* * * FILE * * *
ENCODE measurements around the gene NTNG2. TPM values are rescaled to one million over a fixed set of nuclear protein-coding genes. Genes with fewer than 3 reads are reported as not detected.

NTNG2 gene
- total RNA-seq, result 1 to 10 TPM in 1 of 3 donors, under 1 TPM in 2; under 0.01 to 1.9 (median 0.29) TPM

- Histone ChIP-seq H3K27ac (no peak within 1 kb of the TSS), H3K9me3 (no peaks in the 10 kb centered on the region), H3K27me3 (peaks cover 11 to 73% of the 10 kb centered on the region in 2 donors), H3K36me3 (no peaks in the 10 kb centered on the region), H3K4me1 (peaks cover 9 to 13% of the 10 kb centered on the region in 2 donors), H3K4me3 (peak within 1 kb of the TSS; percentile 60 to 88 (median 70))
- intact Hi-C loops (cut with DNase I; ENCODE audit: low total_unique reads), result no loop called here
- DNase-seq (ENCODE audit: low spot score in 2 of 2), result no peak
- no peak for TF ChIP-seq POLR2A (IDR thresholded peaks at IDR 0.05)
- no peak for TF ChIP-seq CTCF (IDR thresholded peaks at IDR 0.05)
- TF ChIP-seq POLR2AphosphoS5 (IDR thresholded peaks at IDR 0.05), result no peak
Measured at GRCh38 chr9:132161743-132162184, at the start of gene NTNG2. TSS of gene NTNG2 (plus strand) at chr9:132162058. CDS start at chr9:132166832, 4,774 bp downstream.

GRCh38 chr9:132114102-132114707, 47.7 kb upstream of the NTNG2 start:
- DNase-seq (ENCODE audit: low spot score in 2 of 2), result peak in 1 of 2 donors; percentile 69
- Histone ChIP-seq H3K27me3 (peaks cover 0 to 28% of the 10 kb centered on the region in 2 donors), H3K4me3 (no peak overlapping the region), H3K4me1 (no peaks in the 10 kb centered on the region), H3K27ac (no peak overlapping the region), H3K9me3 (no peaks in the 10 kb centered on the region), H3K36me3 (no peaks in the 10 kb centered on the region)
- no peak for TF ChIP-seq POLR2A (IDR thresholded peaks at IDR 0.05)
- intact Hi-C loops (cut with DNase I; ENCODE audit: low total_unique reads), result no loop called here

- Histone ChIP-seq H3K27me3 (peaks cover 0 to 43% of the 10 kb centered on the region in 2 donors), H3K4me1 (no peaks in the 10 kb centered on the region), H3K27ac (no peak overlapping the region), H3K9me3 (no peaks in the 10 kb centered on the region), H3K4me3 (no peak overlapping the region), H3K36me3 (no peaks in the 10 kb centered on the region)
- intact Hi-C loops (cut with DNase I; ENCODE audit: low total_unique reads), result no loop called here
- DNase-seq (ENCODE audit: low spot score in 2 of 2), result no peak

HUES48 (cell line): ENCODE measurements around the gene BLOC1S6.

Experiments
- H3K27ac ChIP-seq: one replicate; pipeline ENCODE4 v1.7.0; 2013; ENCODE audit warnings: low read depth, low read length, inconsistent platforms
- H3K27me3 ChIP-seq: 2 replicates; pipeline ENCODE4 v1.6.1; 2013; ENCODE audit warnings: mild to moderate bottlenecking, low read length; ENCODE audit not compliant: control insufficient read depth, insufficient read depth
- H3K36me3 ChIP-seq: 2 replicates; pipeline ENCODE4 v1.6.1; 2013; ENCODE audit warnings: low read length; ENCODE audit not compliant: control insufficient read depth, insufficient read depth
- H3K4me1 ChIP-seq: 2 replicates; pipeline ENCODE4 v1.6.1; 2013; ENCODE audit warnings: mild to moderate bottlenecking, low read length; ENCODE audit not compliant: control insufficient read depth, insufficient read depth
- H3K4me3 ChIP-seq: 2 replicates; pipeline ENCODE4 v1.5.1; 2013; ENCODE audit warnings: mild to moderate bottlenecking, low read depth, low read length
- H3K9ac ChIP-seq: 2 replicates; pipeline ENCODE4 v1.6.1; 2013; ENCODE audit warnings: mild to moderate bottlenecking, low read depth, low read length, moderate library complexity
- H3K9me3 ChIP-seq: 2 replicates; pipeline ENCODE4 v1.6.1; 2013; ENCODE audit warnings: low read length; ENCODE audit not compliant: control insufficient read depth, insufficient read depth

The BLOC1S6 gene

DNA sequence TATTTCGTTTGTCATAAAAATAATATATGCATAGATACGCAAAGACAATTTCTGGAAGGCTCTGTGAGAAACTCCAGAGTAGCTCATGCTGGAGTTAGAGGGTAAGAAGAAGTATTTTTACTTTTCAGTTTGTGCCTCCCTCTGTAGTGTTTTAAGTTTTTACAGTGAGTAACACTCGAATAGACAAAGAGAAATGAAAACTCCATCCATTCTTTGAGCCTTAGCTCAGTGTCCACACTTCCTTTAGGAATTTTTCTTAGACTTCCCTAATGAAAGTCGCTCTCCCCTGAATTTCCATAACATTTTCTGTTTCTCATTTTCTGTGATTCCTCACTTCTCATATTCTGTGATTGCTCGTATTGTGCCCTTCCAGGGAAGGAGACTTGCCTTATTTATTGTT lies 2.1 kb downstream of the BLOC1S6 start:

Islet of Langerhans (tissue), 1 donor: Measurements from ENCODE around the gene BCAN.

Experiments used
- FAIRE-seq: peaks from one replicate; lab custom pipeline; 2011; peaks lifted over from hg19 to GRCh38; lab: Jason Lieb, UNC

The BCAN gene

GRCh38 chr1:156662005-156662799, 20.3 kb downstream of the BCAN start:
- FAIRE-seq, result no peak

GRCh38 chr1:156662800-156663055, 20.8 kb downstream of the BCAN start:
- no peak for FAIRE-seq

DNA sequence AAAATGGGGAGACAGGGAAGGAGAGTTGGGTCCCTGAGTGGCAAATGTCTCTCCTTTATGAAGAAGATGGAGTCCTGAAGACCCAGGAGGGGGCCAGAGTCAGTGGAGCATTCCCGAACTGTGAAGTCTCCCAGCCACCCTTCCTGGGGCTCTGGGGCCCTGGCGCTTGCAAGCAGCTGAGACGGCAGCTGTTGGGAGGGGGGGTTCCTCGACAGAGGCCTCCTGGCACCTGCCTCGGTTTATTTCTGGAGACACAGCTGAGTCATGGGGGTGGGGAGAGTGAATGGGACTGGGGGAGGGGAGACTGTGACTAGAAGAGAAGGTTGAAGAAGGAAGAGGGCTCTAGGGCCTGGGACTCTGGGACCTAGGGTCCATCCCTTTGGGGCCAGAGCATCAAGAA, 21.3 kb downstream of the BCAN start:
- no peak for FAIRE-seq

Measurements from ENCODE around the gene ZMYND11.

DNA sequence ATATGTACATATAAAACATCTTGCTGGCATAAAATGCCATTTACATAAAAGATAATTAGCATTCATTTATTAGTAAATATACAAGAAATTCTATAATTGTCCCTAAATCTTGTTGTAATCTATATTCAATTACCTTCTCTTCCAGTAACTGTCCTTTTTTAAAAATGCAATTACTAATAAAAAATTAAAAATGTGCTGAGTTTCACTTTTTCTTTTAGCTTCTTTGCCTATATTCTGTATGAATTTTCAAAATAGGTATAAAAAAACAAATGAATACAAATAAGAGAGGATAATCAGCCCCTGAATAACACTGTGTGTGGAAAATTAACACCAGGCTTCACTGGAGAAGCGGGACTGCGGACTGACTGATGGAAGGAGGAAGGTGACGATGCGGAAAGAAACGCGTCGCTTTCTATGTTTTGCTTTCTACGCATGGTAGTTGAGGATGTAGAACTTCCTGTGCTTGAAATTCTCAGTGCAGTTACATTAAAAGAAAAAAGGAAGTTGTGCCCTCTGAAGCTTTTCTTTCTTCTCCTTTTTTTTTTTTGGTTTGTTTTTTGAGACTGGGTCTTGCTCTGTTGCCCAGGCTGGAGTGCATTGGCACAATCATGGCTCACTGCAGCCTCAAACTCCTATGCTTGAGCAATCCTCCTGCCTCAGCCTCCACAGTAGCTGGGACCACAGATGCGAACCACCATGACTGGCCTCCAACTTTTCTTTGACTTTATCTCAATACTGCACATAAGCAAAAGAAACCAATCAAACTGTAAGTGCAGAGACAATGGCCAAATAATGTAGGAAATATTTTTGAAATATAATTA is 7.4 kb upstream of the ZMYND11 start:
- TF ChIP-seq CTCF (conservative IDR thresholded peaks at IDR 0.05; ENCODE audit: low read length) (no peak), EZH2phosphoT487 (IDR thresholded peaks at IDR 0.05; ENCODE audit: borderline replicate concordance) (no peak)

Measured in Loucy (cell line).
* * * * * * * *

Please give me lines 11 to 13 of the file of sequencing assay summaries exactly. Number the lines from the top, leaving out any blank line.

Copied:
GRCh38 chr9:132114102-132114707, 47.7 kb upstream of the NTNG2 start:
- DNase-seq (ENCODE audit: low spot score in 2 of 2), result peak in 1 of 2 donors; percentile 69
- Histone ChIP-seq H3K27me3 (peaks cover 0 to 28% of the 10 kb centered on the region in 2 donors), H3K4me3 (no peak overlapping the region), H3K4me1 (no peaks in the 10 kb centered on the region), H3K27ac (no peak overlapping the region), H3K9me3 (no peaks in the 10 kb centered on the region), H3K36me3 (no peaks in the 10 kb centered on the region)